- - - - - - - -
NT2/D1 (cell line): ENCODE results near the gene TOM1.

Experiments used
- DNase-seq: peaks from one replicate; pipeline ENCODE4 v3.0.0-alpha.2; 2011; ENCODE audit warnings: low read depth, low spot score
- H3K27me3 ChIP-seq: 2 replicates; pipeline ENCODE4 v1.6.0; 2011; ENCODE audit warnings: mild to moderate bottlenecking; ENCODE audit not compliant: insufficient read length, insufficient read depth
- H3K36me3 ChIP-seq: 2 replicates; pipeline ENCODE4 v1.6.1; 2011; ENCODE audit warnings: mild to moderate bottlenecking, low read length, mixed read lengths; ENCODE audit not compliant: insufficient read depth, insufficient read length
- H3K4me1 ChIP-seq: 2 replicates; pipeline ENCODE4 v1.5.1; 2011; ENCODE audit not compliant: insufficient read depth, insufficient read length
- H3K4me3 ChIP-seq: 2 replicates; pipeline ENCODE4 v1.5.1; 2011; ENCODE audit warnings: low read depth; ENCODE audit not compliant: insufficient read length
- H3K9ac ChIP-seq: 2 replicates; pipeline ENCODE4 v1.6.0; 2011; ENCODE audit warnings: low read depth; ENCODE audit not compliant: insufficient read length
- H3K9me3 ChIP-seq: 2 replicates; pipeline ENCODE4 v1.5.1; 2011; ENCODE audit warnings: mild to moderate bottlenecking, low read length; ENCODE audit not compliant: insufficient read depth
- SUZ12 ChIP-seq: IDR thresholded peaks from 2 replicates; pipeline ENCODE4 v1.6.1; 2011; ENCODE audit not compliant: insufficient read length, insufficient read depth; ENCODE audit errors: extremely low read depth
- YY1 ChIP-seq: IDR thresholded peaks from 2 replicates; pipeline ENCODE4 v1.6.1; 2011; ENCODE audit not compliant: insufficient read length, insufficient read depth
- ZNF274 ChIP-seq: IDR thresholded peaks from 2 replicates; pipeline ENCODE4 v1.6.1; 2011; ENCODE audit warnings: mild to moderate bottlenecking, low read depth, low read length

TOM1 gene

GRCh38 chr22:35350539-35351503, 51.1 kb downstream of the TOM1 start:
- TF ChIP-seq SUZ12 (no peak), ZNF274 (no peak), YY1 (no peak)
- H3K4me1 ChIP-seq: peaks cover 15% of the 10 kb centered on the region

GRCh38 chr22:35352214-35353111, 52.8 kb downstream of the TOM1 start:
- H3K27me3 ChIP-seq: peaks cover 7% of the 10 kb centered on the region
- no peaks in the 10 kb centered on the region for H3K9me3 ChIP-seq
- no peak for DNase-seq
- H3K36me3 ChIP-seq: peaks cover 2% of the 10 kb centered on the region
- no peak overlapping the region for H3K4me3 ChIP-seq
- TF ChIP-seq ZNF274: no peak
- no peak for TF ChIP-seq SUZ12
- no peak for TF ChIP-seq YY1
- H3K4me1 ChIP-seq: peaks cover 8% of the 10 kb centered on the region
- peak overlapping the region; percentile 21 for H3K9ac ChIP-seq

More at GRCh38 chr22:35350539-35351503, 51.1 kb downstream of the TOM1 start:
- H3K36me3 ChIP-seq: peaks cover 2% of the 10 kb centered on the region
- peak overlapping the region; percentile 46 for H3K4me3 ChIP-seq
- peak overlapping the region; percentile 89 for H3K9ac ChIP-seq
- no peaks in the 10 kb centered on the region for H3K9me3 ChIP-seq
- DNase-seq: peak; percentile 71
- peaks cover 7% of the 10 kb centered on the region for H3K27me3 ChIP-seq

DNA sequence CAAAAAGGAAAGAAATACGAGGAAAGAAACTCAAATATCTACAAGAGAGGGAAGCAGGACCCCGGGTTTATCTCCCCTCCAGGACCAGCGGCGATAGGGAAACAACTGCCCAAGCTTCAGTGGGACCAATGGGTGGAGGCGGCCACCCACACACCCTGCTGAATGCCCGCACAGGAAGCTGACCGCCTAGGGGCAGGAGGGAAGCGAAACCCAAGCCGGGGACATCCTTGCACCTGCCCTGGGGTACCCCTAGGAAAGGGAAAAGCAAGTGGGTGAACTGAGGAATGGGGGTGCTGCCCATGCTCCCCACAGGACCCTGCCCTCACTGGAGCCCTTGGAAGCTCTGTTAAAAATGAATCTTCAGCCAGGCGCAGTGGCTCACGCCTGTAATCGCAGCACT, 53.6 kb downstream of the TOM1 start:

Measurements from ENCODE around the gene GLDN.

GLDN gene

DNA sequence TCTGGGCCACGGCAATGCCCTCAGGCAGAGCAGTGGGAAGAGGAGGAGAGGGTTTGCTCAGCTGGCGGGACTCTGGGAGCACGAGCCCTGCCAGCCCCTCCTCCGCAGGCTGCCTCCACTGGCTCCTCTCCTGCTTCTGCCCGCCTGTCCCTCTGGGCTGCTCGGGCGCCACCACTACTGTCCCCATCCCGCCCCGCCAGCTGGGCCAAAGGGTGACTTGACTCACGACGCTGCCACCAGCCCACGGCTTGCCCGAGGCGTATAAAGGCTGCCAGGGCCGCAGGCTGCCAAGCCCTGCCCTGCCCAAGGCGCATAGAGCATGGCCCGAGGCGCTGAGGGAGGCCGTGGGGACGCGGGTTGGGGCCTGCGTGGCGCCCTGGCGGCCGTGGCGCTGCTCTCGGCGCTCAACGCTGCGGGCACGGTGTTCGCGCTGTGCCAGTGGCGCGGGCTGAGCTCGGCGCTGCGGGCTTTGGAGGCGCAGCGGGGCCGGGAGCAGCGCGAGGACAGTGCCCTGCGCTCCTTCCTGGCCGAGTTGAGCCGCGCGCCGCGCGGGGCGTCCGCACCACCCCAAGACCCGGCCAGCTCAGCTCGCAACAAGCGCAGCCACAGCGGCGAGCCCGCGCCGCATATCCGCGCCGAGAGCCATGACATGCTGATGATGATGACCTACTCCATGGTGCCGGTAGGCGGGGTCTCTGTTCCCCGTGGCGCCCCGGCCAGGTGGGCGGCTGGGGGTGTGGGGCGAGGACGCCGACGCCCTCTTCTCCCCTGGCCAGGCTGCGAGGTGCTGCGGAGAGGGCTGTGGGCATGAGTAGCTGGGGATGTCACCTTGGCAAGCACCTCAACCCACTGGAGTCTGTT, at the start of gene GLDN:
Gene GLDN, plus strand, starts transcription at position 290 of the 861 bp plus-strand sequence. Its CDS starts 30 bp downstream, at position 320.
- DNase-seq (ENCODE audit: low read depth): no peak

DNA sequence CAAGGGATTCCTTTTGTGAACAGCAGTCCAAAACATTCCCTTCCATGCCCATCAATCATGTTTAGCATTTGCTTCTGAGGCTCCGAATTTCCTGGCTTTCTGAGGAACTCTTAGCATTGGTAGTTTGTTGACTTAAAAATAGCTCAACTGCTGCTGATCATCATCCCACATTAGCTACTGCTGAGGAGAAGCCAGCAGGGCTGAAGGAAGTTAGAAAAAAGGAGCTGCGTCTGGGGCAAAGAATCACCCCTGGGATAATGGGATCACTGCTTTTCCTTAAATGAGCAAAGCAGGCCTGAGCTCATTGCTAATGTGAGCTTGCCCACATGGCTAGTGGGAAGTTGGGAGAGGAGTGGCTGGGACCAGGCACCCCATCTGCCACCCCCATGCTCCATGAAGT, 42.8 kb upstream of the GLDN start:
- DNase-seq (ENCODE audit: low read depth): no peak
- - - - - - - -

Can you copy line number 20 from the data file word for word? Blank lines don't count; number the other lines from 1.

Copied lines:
- no peak for DNase-seq